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Hokies' Gordon Finds Redemption

Sophomore Scores Career-High 23

By Mark Schlabach
Washington Post Staff Writer
Sunday, March 6, 2005; Page E06

BLACKSBURG, Va., March 5 -- A few minutes before Virginia Tech tipped off against Maryland at Cassell Coliseum on Saturday, Hokies Coach Seth Greenberg pulled aside sophomore guard Jamon Gordon. Earlier this week, Gordon threw away a pass that led to Clemson's game-winning dunk as time expired in the Hokies' 66-64 loss.

"Coach, this has been the longest three days of my life," Gordon told him.

"Yeah, but it's great you have another chance," Greenberg said.

Gordon, a sophomore from Jacksonville, Fla., certainly made the most of that chance, scoring a career-high 23 points in the Hokies' 86-76 victory over Maryland in front of a crowd of 9,847. Gordon made 8 of 17 shots, including 3 of 4 three-point attempts, grabbed six rebounds and had three assists and two blocked shots.

"The last play of the game from the other night has been going through my mind so many times," Gordon said. "Every time I close my eyes, I see [Clemson guard] Shawan Robinson stealing the ball and [forward] Sharrod Ford dunking. I just wanted to go out and bounce back and help my teammates. I told them I was going to do something special."

What the Hokies (15-12, 8-8 ACC) accomplished Saturday was pretty special. They beat Maryland for the first time in 54 years and ensured themselves of a .500 record in league play and a first-round bye in this week's ACC tournament at MCI Center. Virginia Tech, picked to finish 10th in its first season in the 11-team conference, will finish either fourth or fifth in the ACC standings (the Hokies will finish fourth if Wake Forest beats North Carolina State Sunday night; fifth if the Wolfpack wins).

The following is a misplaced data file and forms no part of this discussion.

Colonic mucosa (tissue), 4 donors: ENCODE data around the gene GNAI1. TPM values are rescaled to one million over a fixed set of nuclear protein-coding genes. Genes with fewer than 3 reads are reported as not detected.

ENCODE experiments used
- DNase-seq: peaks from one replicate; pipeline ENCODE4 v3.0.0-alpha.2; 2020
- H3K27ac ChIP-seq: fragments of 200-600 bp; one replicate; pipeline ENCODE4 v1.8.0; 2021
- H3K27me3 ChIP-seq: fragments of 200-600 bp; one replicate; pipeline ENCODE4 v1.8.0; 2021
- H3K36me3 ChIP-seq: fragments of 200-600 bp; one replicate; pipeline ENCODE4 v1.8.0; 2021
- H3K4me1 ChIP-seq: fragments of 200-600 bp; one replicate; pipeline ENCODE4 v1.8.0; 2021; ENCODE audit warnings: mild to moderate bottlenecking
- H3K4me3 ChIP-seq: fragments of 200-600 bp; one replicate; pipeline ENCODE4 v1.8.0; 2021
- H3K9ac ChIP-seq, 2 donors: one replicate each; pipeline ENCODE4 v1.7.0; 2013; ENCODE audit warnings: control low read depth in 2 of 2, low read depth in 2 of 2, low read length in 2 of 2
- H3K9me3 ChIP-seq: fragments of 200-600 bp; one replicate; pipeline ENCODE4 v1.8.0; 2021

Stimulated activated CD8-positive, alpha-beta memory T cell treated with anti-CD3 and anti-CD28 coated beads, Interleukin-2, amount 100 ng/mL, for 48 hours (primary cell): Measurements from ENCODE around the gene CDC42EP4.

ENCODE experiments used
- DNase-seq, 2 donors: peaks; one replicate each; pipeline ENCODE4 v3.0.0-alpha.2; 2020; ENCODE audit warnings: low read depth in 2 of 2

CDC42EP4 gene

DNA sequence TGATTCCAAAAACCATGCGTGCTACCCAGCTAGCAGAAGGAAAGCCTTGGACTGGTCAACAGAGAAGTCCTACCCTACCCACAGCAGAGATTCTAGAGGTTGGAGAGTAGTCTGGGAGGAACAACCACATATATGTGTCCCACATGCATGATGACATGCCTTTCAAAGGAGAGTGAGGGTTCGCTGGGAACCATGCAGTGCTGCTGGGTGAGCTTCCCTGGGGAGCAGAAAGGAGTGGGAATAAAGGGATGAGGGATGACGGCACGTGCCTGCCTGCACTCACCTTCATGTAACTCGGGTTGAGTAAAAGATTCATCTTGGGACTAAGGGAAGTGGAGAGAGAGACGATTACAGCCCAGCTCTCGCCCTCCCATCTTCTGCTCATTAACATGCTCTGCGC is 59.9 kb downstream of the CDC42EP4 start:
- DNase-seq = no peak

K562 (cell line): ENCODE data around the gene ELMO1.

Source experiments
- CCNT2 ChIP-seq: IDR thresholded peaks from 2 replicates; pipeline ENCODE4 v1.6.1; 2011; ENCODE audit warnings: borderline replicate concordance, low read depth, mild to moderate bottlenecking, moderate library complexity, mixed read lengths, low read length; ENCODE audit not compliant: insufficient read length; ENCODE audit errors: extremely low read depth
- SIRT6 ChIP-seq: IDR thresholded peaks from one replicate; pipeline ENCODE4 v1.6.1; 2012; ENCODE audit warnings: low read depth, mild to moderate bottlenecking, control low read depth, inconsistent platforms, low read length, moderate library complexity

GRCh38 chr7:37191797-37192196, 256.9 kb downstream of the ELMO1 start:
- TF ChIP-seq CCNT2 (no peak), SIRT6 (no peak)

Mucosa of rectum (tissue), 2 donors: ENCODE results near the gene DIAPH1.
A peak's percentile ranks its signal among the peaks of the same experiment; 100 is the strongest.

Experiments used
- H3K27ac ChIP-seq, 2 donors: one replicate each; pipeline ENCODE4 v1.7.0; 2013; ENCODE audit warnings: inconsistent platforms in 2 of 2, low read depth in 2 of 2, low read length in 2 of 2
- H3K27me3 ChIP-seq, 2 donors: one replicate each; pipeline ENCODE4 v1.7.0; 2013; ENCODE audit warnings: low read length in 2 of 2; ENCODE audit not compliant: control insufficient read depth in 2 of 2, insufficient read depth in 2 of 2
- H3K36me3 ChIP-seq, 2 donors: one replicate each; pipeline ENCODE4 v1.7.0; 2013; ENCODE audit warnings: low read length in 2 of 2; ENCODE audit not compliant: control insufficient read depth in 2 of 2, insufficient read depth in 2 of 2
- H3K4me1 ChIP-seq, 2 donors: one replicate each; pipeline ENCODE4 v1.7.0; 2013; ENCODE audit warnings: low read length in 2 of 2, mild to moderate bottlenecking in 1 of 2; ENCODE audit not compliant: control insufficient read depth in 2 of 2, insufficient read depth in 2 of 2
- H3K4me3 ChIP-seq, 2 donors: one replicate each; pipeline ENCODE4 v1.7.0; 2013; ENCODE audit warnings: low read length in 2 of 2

"Before the season, everybody was doubting us," said senior forward Carlos Dixon, who scored 20 points in his final home game. "I knew we were better than last place."

Virginia Tech will play either Georgia Tech or North Carolina State in Friday's ACC tournament quarterfinals. The winner of the ACC tournament receives an automatic bid to the NCAA tournament.

"The last two days, all I have been hearing is, 'Virginia Tech is fading,' and, 'When Maryland wins, they'll be in the NCAA tournament,' " Greenberg said. "I don't think anyone thought we had a chance to win, except those kids in the locker room."

Even after beating the Terrapins (16-11, 7-9), the Hokies probably still face long odds in receiving an at-large bid into the NCAA tournament. At the very least, Virginia Tech probably needs to win at least one game during the ACC tournament. Since 1985, no team with fewer than 16 victories has received an NCAA at-large bid. Eleven teams with 16 victories have gotten at-large bids since 1985; Villanova in 1991 and Georgia in 2001 -- both with 16-14 marks -- had the worst records among at-large teams.

Since 1992, only three teams that finished 8-8 in the ACC didn't receive NCAA at-large bids. But the Hokies played the weakest nonconference schedule among ACC teams this season and suffered two bad losses -- 72-68 at Virginia Military Institute on Dec. 4 and 75-65 at St. John's on Dec. 8. Greenberg points out that sophomore center Coleman Collins, the team's top low-post threat, was injured and played sparingly in those games.

Still, the Hokies had a Ratings Percentage Index ranking of No. 117 after beating the Terrapins; no team ranked worse than No. 74 in the RPI has received an at-large bid since 1994.

Maryland Coach Gary Williams said Virginia Tech is worthy of consideration for an at-large bid.

"They should have a shot," Williams said. "If in some conferences you're talking about getting seven teams in, then Virginia Tech should have a shot."

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